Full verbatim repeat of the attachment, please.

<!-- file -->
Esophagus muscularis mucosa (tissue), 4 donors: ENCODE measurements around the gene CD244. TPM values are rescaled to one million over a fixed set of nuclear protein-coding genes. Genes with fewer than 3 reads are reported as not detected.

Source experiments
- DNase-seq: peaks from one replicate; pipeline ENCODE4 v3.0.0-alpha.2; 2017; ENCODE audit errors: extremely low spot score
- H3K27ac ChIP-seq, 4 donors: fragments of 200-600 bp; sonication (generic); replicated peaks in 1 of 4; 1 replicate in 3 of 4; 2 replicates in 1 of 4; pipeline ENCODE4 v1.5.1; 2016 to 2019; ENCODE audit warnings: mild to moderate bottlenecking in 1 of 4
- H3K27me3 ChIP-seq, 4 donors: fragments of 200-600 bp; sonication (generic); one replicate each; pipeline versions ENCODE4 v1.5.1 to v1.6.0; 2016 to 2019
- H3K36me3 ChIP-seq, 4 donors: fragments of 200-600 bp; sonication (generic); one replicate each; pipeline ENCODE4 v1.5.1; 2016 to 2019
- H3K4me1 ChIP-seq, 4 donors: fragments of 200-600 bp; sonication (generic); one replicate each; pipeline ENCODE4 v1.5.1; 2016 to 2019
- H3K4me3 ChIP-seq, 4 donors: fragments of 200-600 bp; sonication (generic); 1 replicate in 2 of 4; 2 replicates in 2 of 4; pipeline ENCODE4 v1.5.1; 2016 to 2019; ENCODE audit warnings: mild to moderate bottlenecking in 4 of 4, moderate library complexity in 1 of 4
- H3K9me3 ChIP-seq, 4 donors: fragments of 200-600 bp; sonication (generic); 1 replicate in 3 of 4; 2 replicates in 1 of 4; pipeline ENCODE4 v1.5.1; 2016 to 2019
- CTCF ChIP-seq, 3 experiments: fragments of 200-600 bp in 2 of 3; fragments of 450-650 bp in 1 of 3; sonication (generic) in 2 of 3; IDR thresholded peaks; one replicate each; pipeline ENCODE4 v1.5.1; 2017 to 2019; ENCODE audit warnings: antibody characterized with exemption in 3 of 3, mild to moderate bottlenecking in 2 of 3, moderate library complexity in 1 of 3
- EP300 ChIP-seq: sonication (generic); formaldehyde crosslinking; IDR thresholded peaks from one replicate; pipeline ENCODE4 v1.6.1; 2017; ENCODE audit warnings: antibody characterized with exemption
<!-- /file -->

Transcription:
Esophagus muscularis mucosa (tissue), 4 donors: ENCODE measurements around the gene CD244. TPM values are rescaled to one million over a fixed set of nuclear protein-coding genes. Genes with fewer than 3 reads are reported as not detected.

Source experiments
- DNase-seq: peaks from one replicate; pipeline ENCODE4 v3.0.0-alpha.2; 2017; ENCODE audit errors: extremely low spot score
- H3K27ac ChIP-seq, 4 donors: fragments of 200-600 bp; sonication (generic); replicated peaks in 1 of 4; 1 replicate in 3 of 4; 2 replicates in 1 of 4; pipeline ENCODE4 v1.5.1; 2016 to 2019; ENCODE audit warnings: mild to moderate bottlenecking in 1 of 4
- H3K27me3 ChIP-seq, 4 donors: fragments of 200-600 bp; sonication (generic); one replicate each; pipeline versions ENCODE4 v1.5.1 to v1.6.0; 2016 to 2019
- H3K36me3 ChIP-seq, 4 donors: fragments of 200-600 bp; sonication (generic); one replicate each; pipeline ENCODE4 v1.5.1; 2016 to 2019
- H3K4me1 ChIP-seq, 4 donors: fragments of 200-600 bp; sonication (generic); one replicate each; pipeline ENCODE4 v1.5.1; 2016 to 2019
- H3K4me3 ChIP-seq, 4 donors: fragments of 200-600 bp; sonication (generic); 1 replicate in 2 of 4; 2 replicates in 2 of 4; pipeline ENCODE4 v1.5.1; 2016 to 2019; ENCODE audit warnings: mild to moderate bottlenecking in 4 of 4, moderate library complexity in 1 of 4
- H3K9me3 ChIP-seq, 4 donors: fragments of 200-600 bp; sonication (generic); 1 replicate in 3 of 4; 2 replicates in 1 of 4; pipeline ENCODE4 v1.5.1; 2016 to 2019
- CTCF ChIP-seq, 3 experiments: fragments of 200-600 bp in 2 of 3; fragments of 450-650 bp in 1 of 3; sonication (generic) in 2 of 3; IDR thresholded peaks; one replicate each; pipeline ENCODE4 v1.5.1; 2017 to 2019; ENCODE audit warnings: antibody characterized with exemption in 3 of 3, mild to moderate bottlenecking in 2 of 3, moderate library complexity in 1 of 3
- EP300 ChIP-seq: sonication (generic); formaldehyde crosslinking; IDR thresholded peaks from one replicate; pipeline ENCODE4 v1.6.1; 2017; ENCODE audit warnings: antibody characterized with exemption